Costa Rica

Launch of the OECD Economic Survey of Costa Rica: Research findings on productivity from firm-level, trade and sectoral data

 

Remarks by Angel Gurría

OECD Secretary-General

San José, Costa Rica - 18 April 2018

(As prepared for delivery)

 

 

 

Minister Mora, Ladies and Gentlemen,


I am delighted to launch the “OECD Economic Survey of Costa Rica: Research findings on productivity from firm-level, trade and sectoral data”. I would like to thank Minister Alexander Mora and the General Manager of the Central Bank of Costa Rica, Emmanuel Prado, for the active collaboration that both they and their teams have given us in this project. The access to data at the level of individual firms provided by the Central Bank was essential to complete this research.

 

Productivity growth is low

The importance of boosting productivity is uppermost in the mind of public policy makers everywhere in the world. However, despite the dizzying pace of technological progress, productivity growth in OECD countries has remained low. Average annual productivity growth in OECD countries fell from 2.2% in 2000 to a low point of 0.6% in 2010; it has recovered a bit since then, rising to 1% in 2016. This is a deep concern for all our governments.

 

The reason why productivity growth is weak while technological progress is fast is puzzling. The OECD has analysed this issue and has concluded that it is partly due to the diverging trend in productivity between firms at the frontier of technology and those that lag behind. This suggests that the traditional diffusion of knowledge between these two groups of firms is no longer a given.

 

In addition, unproductive firms are allowed to survive and thus trap scarce resources that could be employed more profitably by more productive firms. We call them “zombie firms”. We must pay more attention to barriers to exit, and particularly to bankruptcy and insolvency procedures which are excessively slow and costly.

 

This new publication takes stock of the most recent findings and uses them to investigate the drivers of productivity in Costa Rica. It contains original research produced during the preparation of the 2018 OECD Economic Survey of Costa Rica, which we launched yesterday.

 

Costa Rica has made major advances

The book brings some good news. First, productivity growth has accelerated. While it was slowing down in OECD countries, productivity rose in Costa Rica from 1.4% in 2010 to 2.3% in 2016. This is due to the reallocation of resources from low-productivity firms to high-productivity firms. This process has not taken place automatically, but as a result of favourable policies.

 

Second, the country is attracting foreign direct investment which promotes greater integration into global value chains. FDI inflows have also helped local firms gain access to new knowledge, through technology spillovers.

 

Third, opening your doors to international trade has served you well: the research finds strong performance of exports both in traditional sectors – for example, food items such as pineapple and coffee – and in more complex products.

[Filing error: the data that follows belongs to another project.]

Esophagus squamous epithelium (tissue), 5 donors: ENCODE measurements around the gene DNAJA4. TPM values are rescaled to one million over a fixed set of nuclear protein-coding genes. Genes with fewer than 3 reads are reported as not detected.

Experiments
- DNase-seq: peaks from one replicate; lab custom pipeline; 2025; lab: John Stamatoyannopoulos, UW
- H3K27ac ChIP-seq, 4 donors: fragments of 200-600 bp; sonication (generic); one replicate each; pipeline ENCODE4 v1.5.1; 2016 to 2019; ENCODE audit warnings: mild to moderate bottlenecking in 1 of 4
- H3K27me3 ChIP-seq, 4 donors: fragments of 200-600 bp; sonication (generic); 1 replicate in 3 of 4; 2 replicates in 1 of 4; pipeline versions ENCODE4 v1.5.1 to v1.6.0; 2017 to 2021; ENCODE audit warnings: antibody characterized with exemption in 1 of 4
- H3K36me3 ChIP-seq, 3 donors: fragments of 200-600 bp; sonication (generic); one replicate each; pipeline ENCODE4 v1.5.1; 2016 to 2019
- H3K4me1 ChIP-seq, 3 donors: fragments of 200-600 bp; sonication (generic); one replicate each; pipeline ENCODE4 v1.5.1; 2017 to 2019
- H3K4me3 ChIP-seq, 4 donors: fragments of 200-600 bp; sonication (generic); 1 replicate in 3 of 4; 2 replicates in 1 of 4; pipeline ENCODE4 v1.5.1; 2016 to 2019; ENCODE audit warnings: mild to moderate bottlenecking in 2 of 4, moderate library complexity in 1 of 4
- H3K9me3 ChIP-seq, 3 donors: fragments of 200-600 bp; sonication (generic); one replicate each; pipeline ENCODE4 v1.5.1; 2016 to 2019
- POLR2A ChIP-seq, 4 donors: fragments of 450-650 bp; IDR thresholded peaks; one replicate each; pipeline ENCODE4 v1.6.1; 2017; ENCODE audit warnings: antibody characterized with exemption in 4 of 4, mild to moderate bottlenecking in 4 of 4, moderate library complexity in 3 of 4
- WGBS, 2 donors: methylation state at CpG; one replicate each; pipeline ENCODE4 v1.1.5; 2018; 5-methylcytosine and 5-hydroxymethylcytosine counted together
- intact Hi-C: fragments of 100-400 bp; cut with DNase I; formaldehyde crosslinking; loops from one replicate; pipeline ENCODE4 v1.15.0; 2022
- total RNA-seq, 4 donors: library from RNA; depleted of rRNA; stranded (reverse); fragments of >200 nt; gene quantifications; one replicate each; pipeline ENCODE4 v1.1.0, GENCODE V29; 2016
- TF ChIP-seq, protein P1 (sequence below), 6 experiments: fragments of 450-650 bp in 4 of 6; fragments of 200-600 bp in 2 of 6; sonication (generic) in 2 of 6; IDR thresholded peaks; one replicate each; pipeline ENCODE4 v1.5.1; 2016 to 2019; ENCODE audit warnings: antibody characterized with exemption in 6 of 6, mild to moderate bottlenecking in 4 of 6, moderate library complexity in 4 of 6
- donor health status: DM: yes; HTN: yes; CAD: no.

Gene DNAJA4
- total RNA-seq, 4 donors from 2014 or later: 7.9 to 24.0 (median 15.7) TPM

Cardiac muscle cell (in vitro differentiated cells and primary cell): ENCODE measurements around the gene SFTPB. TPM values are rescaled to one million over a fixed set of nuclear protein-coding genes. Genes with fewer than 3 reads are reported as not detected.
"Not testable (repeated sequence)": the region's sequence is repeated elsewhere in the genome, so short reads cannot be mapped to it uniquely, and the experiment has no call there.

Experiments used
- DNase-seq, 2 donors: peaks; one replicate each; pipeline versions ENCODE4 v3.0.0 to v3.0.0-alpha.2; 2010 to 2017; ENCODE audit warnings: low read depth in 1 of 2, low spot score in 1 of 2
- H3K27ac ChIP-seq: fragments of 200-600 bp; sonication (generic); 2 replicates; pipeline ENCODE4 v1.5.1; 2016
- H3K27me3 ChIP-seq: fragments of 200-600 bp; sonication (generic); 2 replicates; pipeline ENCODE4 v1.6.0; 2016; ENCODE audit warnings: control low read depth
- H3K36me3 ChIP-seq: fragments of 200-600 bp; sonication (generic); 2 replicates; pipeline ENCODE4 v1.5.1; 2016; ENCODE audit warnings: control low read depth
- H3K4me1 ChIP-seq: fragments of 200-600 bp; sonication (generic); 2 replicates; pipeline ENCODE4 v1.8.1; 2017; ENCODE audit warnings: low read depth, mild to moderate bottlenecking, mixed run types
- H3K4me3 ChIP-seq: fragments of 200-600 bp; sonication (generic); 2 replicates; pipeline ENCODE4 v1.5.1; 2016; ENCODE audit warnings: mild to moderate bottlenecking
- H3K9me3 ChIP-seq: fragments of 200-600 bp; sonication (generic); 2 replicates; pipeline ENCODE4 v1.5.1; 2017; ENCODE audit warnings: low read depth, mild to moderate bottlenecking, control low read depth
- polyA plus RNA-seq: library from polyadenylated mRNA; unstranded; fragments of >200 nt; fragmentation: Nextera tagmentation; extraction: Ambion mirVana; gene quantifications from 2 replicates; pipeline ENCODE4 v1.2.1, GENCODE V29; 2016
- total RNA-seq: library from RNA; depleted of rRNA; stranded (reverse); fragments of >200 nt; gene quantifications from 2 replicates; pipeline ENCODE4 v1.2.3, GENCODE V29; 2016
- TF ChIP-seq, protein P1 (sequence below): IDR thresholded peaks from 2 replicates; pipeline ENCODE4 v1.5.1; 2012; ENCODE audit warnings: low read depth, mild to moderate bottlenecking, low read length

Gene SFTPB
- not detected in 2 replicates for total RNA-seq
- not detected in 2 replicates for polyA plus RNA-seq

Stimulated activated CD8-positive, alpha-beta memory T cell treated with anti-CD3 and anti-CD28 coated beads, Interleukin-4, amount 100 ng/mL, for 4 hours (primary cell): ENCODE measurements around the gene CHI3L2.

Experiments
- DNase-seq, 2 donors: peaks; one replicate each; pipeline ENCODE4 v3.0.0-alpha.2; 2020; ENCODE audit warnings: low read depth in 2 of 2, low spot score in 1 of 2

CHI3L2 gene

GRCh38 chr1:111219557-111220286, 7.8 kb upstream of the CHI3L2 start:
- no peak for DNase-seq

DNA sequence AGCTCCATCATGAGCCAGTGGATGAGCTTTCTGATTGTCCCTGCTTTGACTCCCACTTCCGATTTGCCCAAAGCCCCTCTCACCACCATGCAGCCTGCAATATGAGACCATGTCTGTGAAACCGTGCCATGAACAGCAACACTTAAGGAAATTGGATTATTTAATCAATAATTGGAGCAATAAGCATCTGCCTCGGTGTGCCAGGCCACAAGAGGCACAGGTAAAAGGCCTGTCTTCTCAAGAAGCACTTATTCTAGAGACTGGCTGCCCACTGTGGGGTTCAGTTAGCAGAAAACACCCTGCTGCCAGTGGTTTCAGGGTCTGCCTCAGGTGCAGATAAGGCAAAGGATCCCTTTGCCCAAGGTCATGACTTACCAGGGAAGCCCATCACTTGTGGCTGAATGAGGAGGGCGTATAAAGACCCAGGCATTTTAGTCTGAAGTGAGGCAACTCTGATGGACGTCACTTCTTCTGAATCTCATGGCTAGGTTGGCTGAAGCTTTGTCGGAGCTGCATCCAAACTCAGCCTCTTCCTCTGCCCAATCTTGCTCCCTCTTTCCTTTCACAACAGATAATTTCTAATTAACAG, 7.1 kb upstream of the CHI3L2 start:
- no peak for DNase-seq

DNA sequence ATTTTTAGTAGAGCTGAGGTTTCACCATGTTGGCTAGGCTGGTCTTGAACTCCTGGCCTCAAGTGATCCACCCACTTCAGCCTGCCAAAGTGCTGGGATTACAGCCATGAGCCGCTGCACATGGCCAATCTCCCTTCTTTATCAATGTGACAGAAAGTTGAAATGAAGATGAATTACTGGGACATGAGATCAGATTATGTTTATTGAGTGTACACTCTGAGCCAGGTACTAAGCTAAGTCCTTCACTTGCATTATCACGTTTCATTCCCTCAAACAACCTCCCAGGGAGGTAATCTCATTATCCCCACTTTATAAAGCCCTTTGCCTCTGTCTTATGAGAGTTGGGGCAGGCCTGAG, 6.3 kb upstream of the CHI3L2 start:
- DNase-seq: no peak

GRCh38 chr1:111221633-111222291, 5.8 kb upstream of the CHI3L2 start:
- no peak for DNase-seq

There is potential for further productivity growth

However, these encouraging trends should not lead to complacency. There is potential for further productivity growth. For this to happen, it is crucial to continue with the most fruitful policies while taking a number of additional measures. Allow me to highlight some of them:

  • It is crucial to keep up opening your borders to international trade so as to benefit from existing opportunities. Our research shows that there are large untapped export opportunities for Costa Rican firms, notably in high-tech medical devices, where you are already an important stakeholder. 

  • It is crucial to attract more foreign firms and get more out of the knowledge they bring with them, so that Costa Rica can continue to climb the technology ladder. 

  • It is equally crucial to further strengthen the functioning of markets, by promoting competition and the ease of doing business, by lowering barriers to entry and to exit, and by increasing the fluidity of labour markets – this has served you well in the past and can continue to do so in the future. 

  • Last, it is essential to continue to move forward with structural reforms focused on education and on the competencies, skills and abilities needed to provide the country with the human capital that it needs and that is adapted to the challenges and opportunities of the 21st century. In this respect, it is also essential to reduce informality. 

 

In short, we need to improve school results, invest more in education and vocational training, build more roads and airports, and make it easier to do business. But we also need to strengthen the link between productivity and inclusion, since both go hand in hand. We need these reforms to promote a more productive and dynamic economy, while at the same time allowing the benefits of growth to be distributed in a broader and more inclusive manner.

 

Ladies and gentlemen,


The book launched today testifies to our enormous commitment to Costa Rica. The OECD looks forward to continuing its close collaboration with the incoming government to formulate policies that will boost productivity and inclusion. You can count on the support of the OECD.  Thank you.

 

 

See also:

OECD work on Economy

OECD work with Costa Rica

 

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